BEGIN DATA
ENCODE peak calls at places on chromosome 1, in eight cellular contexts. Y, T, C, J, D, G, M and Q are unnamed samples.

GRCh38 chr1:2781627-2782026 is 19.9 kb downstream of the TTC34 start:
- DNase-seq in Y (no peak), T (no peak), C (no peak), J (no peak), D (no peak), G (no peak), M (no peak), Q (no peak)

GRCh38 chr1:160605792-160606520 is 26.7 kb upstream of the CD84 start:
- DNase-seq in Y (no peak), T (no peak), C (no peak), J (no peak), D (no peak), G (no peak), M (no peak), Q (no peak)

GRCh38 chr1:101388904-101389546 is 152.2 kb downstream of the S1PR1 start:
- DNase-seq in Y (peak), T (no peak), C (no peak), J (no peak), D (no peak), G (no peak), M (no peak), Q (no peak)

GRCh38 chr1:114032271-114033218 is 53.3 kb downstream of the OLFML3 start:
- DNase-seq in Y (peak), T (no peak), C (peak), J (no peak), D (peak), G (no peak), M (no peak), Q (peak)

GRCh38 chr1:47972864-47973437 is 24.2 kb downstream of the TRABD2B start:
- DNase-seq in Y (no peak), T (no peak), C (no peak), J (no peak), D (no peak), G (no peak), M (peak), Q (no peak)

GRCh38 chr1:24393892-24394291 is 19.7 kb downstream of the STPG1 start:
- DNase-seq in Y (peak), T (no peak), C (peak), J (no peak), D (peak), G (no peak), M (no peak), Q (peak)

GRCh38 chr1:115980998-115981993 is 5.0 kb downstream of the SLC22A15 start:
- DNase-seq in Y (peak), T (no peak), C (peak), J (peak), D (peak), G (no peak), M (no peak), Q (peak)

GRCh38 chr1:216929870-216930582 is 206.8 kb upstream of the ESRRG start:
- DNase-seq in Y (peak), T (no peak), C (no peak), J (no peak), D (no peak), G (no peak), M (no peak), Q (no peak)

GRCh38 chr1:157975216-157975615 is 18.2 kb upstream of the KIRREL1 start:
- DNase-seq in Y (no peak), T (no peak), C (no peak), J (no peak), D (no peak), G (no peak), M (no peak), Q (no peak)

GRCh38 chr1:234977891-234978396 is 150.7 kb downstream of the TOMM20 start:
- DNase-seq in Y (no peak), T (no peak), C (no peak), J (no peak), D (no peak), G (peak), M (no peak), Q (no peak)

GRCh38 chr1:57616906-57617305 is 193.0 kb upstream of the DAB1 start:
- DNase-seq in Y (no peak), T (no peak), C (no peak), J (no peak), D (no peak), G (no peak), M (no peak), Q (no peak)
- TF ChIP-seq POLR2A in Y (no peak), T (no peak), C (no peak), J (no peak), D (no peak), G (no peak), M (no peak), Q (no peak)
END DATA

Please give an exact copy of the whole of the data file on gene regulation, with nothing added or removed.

ENCODE peak calls at places on chromosome 1, in eight cellular contexts. Y, T, C, J, D, G, M and Q are unnamed samples.

GRCh38 chr1:2781627-2782026 is 19.9 kb downstream of the TTC34 start:
- DNase-seq in Y (no peak), T (no peak), C (no peak), J (no peak), D (no peak), G (no peak), M (no peak), Q (no peak)

GRCh38 chr1:160605792-160606520 is 26.7 kb upstream of the CD84 start:
- DNase-seq in Y (no peak), T (no peak), C (no peak), J (no peak), D (no peak), G (no peak), M (no peak), Q (no peak)

GRCh38 chr1:101388904-101389546 is 152.2 kb downstream of the S1PR1 start:
- DNase-seq in Y (peak), T (no peak), C (no peak), J (no peak), D (no peak), G (no peak), M (no peak), Q (no peak)

GRCh38 chr1:114032271-114033218 is 53.3 kb downstream of the OLFML3 start:
- DNase-seq in Y (peak), T (no peak), C (peak), J (no peak), D (peak), G (no peak), M (no peak), Q (peak)

GRCh38 chr1:47972864-47973437 is 24.2 kb downstream of the TRABD2B start:
- DNase-seq in Y (no peak), T (no peak), C (no peak), J (no peak), D (no peak), G (no peak), M (peak), Q (no peak)

GRCh38 chr1:24393892-24394291 is 19.7 kb downstream of the STPG1 start:
- DNase-seq in Y (peak), T (no peak), C (peak), J (no peak), D (peak), G (no peak), M (no peak), Q (peak)

GRCh38 chr1:115980998-115981993 is 5.0 kb downstream of the SLC22A15 start:
- DNase-seq in Y (peak), T (no peak), C (peak), J (peak), D (peak), G (no peak), M (no peak), Q (peak)

GRCh38 chr1:216929870-216930582 is 206.8 kb upstream of the ESRRG start:
- DNase-seq in Y (peak), T (no peak), C (no peak), J (no peak), D (no peak), G (no peak), M (no peak), Q (no peak)

GRCh38 chr1:157975216-157975615 is 18.2 kb upstream of the KIRREL1 start:
- DNase-seq in Y (no peak), T (no peak), C (no peak), J (no peak), D (no peak), G (no peak), M (no peak), Q (no peak)

GRCh38 chr1:234977891-234978396 is 150.7 kb downstream of the TOMM20 start:
- DNase-seq in Y (no peak), T (no peak), C (no peak), J (no peak), D (no peak), G (peak), M (no peak), Q (no peak)

GRCh38 chr1:57616906-57617305 is 193.0 kb upstream of the DAB1 start:
- DNase-seq in Y (no peak), T (no peak), C (no peak), J (no peak), D (no peak), G (no peak), M (no peak), Q (no peak)
- TF ChIP-seq POLR2A in Y (no peak), T (no peak), C (no peak), J (no peak), D (no peak), G (no peak), M (no peak), Q (no peak)